Over the past year, when Raskin was in the depths of his grief and consumed with his work on Capitol Hill, he sort of took advantage of the late hours to write a book. Writing, he told me, was a way to avoid sinking back down to the depths, a way to at least make sense of what he and those around him were suffering. “Unthinkable: Trauma, Truth, and the Trials of American Democracy” will be released right after New Years.
“I wrote this book in five months,” Raskin told me. “I was sleepless and couldn’t think of anything else. It was therapeutic. I just did the audio version, and it was heartbreaking to do. But I sleep better these days. . . . I don’t drown in grief and agony like I was. And a big part of that is that we try to honor the spirit and the wishes that Tommy expressed in his farewell note: “Take care of each other.” It’s a pretty specific set of instructions, and it gave me a roadmap for the rest of my life. “
“Unthinkable” is not a work of emotional austerity; it is rather a relief, a howl, a devotion. The grief is nightmarish, but the love that permeates the text is even more powerful – the love for family and a lost child, as well as the love for a fragile democracy. He draws his greatest inspiration from the idealism of Raskin’s son.
“Tommy was someone who felt the pain of others in a way you don’t come across very often,” said Raskin. “He could stay awake all night worrying about children caught up in the civil war in Yemen. Or children separated from their parents at the border. Or victims of gun violence. He was an extremely cheerful, happy and funny young man, but he lived the other end of the emotional spectrum very intensely.
Raskin continued, “Tommy was clinically diagnosed, but that said, everyone’s mental health issues take place in a social context. the COVIDThe period -19 was terrible for the young people. It has been so isolating and demoralizing. While COVID, Tommy’s minds sank further south, like so many others in his generation. Studies show that a majority of young people have experienced increased anxiety and depression over the course of COVID, and it is also exacerbated by climate change and vicious political extremism. I’m not saying Tommy’s death was caused by right-wing politics or the catastrophic Donald Trump COVID-19 policies. But his situation existed in a social context.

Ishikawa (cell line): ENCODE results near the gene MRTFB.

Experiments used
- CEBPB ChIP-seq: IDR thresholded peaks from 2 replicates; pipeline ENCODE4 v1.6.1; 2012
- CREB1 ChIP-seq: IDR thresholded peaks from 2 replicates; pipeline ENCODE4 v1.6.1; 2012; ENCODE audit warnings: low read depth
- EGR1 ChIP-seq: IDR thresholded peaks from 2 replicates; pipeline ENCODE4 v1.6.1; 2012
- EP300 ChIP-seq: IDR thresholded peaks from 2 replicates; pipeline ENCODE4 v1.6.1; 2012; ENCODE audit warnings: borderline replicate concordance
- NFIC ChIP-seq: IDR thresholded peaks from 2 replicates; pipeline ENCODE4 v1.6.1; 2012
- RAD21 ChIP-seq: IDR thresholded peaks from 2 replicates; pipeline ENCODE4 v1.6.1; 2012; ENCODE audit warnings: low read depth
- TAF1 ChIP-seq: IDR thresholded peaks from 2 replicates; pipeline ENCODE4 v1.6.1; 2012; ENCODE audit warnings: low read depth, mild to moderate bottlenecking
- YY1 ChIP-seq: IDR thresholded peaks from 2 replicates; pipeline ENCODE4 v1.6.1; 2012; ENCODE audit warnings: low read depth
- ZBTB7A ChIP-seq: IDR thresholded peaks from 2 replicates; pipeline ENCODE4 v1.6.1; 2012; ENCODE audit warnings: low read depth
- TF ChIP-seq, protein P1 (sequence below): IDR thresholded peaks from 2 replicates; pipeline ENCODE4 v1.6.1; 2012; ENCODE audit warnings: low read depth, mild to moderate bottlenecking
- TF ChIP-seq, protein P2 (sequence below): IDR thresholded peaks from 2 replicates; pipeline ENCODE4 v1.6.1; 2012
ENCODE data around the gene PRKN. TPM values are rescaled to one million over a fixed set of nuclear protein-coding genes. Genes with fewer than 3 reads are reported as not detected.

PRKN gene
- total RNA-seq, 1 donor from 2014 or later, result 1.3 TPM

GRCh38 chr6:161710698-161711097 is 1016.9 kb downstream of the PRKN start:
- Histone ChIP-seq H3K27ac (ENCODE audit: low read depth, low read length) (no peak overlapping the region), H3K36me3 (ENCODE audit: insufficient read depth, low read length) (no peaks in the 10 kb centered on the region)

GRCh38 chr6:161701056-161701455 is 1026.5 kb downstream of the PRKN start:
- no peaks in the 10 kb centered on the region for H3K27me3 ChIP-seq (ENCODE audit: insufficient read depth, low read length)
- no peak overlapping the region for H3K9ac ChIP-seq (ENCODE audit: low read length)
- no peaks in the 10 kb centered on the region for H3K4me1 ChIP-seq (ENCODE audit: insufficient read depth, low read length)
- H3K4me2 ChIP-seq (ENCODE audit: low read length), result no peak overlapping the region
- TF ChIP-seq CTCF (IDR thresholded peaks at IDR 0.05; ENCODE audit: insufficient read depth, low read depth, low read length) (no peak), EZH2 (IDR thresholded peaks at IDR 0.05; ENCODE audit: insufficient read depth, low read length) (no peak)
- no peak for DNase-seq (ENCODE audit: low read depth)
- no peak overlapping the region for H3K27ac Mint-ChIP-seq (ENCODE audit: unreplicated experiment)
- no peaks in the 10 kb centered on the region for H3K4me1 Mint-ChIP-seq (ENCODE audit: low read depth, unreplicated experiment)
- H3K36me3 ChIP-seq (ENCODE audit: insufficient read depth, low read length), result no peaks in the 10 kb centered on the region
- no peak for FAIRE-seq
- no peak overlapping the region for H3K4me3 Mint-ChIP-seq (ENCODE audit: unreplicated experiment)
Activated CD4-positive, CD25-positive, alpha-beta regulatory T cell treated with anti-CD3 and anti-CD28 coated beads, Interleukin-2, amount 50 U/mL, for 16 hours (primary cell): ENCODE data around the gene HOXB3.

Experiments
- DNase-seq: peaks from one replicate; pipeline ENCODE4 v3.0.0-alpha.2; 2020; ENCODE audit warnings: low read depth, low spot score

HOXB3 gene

In recent weeks, Raskin has been immersed in the Jan.6 investigation and the committee’s attempt to wrest evidence from Trump’s circle, most recently Mark Meadows, Trump’s last chief of staff, who d ‘first cooperated and then reversed course. “Mark Meadows has one foot in and one foot out,” Raskin said. “He handed over thousands of documents, which are a very rich reservoir of information. But then Donald Trump had a tantrum and called his book “fake news,” then Mark Meadows called his own book of “fake news” and canceled its cooperation with our committee. The House voted to recommend holding Meadows in contempt of Congress for his refusal to cooperate.
The committee’s objective and Raskin’s prosecution are clear: “If we can get a full and accurate picture of the events of January 6 and all the causes that led to them, it could blow up the roof of the house,” said he declared. noted. “It will show that there is some kind of constellation of forces threatening the future of American democracy. January 6 was not the final act, but perhaps the prologue to a titanic struggle between democracy and violent authoritarianism in America.